Value Added Tax, known in Croatia as “PDV”, is a modern form of taxation. This is the tax that is charged to everyone, including businesses, on most transactions. The purpose of PDV is to tax consumption. It is essentially a sales tax.
2020 will bring taxation changes. PDV will be calculated and charged according to a 24% rate instead of the previous 25%. Some products and services will be taxed at reduced PDV rates of 5% and 13% and other product categories will be completely exempt from PDV.
PDV (VAT) rates in Croatia
Below are all the PDV categories and their payment rates, which will be valid from January 1, 2020. The complete law on PDV can be found here.
Some activities are exempt from paying the PDV and they are divided into ten categories.
- Certain activities of public interest
- Universal postal service
- Hospital and medical care
- Performing medical care
- Human organs, blood, and breast milk delivery
- Dental fees
- Services of associations and non-profit organizations
- Social care services
- Child and youth protection services
- Education of children and youth
- Private teaching
- Sports services
- Cultural services
- Transport of patients
- Public television and radio
- Certain financial activities
- Insurance and reinsurance transactions
- Granting loans
- Credit guarantees contracting
- Giro and current account transactions
- Currency, banknote, and coin transactions
- Stocks, bonds, and other loan stock transactions
- Investment fund management services
- Postage stamps delivery
- Lottery, casino, sports book, slot machines
- Buildings and land delivery
- Apartment rental
- Transactions within the European Union:
- Delivery of goods
- Acquisition of goods
- Certain transportation services
- Import of certain goods
- Export of certain goods
- Services executed on movable property
- Certain international transport services
- Certain exports equal to the import
- Certain mediation services
- Transactions related to international trade
The PDV rate of 5% will be applied to:
- All types of bread and rolls
- All types of milk and food that serve as a substitute for breast milk
- Professional books
- Medical products that are surgically embedded in the human body
- Cinema tickets
- Science magazines
It should be noted that many of these items in the 5% bracket used to be exempt from PDV.
The tax rate of 13% will be applied to:
- Accommodation services and accommodation with breakfast
- Commercial magazines and newspapers
- Edible oils and fats
- Baby car seats
- Baby diapers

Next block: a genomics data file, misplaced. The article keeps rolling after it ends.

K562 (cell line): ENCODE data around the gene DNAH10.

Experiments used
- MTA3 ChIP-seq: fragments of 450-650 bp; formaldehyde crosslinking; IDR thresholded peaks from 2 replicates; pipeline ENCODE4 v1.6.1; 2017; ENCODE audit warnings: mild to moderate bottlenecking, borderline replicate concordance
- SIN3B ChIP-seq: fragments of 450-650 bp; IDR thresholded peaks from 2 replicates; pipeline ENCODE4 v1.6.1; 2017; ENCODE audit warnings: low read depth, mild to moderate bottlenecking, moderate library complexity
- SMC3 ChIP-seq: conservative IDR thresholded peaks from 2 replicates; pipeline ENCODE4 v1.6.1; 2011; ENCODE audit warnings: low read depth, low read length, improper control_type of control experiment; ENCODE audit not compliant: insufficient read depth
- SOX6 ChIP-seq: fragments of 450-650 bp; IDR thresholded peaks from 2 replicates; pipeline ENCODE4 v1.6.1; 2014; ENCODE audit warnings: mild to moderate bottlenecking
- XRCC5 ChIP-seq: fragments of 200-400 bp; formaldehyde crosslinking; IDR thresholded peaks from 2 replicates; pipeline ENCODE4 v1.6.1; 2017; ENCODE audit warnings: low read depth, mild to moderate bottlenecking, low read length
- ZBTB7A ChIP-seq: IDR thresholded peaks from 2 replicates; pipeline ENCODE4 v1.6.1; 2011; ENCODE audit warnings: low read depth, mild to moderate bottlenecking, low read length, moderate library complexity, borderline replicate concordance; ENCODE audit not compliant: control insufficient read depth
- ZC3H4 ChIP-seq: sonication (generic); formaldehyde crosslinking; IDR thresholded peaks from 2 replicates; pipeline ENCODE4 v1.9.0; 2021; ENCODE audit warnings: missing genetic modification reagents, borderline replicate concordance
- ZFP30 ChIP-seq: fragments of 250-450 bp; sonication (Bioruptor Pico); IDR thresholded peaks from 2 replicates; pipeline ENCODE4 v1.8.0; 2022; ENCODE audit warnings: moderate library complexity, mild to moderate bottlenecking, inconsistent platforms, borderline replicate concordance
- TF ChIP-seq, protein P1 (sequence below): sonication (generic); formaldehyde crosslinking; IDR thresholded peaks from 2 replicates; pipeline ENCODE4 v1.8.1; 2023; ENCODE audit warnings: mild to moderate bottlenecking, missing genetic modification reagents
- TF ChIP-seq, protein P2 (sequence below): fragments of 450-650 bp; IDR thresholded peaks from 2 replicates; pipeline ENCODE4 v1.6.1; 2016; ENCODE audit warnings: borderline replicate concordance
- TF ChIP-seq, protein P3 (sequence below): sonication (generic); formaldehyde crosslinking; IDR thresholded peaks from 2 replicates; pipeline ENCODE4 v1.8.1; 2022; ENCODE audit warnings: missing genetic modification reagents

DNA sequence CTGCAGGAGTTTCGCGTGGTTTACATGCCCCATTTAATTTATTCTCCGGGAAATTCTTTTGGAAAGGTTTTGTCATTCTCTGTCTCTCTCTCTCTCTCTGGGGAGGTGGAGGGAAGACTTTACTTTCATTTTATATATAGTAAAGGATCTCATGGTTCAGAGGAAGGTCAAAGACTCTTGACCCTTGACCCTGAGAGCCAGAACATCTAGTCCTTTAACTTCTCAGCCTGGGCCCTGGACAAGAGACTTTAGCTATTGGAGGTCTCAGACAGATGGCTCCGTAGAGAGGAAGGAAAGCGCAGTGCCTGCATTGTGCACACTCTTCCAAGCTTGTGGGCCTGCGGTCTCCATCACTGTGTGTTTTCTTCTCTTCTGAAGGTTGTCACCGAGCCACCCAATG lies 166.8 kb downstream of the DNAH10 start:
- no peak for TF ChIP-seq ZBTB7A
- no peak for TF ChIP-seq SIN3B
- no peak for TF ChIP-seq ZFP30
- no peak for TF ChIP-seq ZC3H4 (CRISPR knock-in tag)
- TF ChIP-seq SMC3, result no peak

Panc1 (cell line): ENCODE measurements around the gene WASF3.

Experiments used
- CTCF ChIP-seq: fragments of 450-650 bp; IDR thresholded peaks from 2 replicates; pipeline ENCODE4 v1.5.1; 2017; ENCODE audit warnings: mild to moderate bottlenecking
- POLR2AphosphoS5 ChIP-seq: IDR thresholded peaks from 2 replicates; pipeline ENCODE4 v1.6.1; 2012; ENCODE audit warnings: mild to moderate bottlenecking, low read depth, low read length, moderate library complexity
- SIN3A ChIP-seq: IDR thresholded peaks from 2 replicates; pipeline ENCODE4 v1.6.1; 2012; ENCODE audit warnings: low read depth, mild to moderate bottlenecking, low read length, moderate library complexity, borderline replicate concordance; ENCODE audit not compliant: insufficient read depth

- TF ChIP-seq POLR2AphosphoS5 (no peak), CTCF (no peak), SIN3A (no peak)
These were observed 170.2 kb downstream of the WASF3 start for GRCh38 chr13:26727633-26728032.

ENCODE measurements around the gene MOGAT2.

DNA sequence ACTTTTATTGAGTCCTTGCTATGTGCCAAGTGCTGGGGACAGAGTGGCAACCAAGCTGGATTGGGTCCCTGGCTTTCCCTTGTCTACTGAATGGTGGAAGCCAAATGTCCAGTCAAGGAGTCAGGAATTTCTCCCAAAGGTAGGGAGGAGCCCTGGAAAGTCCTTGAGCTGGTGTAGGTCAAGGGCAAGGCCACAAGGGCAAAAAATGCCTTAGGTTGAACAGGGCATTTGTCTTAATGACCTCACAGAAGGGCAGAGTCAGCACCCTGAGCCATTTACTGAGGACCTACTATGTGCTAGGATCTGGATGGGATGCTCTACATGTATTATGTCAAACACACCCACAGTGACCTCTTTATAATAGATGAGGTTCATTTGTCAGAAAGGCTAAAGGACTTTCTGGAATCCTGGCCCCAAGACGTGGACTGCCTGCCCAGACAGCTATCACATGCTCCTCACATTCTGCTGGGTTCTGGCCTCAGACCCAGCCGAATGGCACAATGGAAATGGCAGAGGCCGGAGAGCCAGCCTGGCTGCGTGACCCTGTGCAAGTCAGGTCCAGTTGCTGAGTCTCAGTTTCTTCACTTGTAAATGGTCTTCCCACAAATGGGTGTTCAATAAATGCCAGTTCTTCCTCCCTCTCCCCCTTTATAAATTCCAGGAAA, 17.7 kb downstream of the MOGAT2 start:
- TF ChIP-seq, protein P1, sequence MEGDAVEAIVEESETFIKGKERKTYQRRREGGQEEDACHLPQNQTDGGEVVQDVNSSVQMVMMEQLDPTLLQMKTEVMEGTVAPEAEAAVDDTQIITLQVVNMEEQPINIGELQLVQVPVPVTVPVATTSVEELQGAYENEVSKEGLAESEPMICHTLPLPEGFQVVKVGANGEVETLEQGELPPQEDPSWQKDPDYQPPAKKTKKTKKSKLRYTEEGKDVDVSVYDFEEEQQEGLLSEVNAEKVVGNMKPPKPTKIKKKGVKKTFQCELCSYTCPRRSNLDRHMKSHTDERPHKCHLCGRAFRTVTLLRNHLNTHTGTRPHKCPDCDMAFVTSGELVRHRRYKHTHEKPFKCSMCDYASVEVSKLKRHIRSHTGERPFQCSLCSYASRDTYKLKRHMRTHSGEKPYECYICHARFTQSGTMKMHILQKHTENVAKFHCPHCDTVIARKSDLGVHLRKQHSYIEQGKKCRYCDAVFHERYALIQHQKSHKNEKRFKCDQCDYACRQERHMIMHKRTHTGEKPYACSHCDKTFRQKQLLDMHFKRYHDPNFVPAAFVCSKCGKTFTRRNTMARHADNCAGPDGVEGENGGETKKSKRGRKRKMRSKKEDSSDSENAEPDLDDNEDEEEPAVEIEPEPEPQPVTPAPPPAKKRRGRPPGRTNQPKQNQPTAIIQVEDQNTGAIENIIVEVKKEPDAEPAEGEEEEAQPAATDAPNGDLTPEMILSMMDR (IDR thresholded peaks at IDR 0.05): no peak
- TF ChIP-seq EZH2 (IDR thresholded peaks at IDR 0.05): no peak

- Processed baby food
- Water and electricity delivery
- Concert tickets
- Urns and coffins
- Communal services
- Seedlings and seeds
- Fertilizers, pesticides, and agrochemical products
- Animal food (but not pet food)
- Live animal delivery
- Meat delivery
- Sausages and meat product delivery
- Live fish delivery
- Fresh and frozen fish and seafood delivery
- Fresh and frozen vegetable delivery
- Dried fruits and nuts
- Fresh egg delivery
- Copyright services for writers and artists who are members of certain societies
The standard PDV rate of 24% will be applied to all other products and services starting January 1, 2020. Until 2020, the rate of 25% will continue to be charged.
How PDV is charged
On each receipt or invoice issued, the company must include the amount of tax. Be sure to pay attention to this detail when purchasing.
It is important to note that the PDV system is voluntary for businesses that have revenue under 300.000 kn per year. This means that if they do not want to pay PDV, they do not have to. That also means they cannot collect PDV and they cannot get reimbursed for the PDV that they pay on their goods.
If your business voluntarily enters into the PDV system, you’re obliged to stay in for at least 3 years. However, if your business entered the system because it’s revenue exceeded 300.000 kn in one year, you can request to leave whenever the yearly revenue drops below that threshold.
VAT for imports
Let’s say you’re moving from Austria to Croatia and are carrying a lot of things over the border. You don’t have to fear paying taxes. When relocating from abroad, you are entitled to tax exemption on personal items in accordance with customs regulations.
This does not apply to the import of any type of vehicle or any items that are not considered household items. Alcohol and alcoholic beverages, tobacco and tobacco products, commercial means of transportation, machines, tools and instruments for performing a particular professional activity are not considered household items.
If you only pass goods through Croatia, then you do not have to pay VAT as the rules of the final destination apply.
VAT in other countries
VAT is a system used by many of the world’s nations and has a different name in each country. In Albania it’s TVSH (Tatimi mbi Vleren e Shtuar), in Turkey it’s KDV (Katma deger vergisi), in Singapore it’s GST (Goods and Services Tax), and in neighboring BIH and Montenegro it’s also called VAT (Value Added Tax). In the United States, it is Sales Tax and varies by state and city.
The only country with a higher rate than Croatia is Iceland with a rate of 25.5%. Sweden, Hungary and Denmark also carry a VAT rate of 25% while Canada and Japan have only 5%. The European Union also prescribes VAT. The highest rate is set to 25%, which means that we are the most taxed country in the EU.
Short-term visitors in the European Union
If you are only visiting Croatia (or another EU country) as a tourist, you may be entitled to a refund of the VAT (PDV) you paid during your trip. Check out our guide regarding refunds of value-added tax.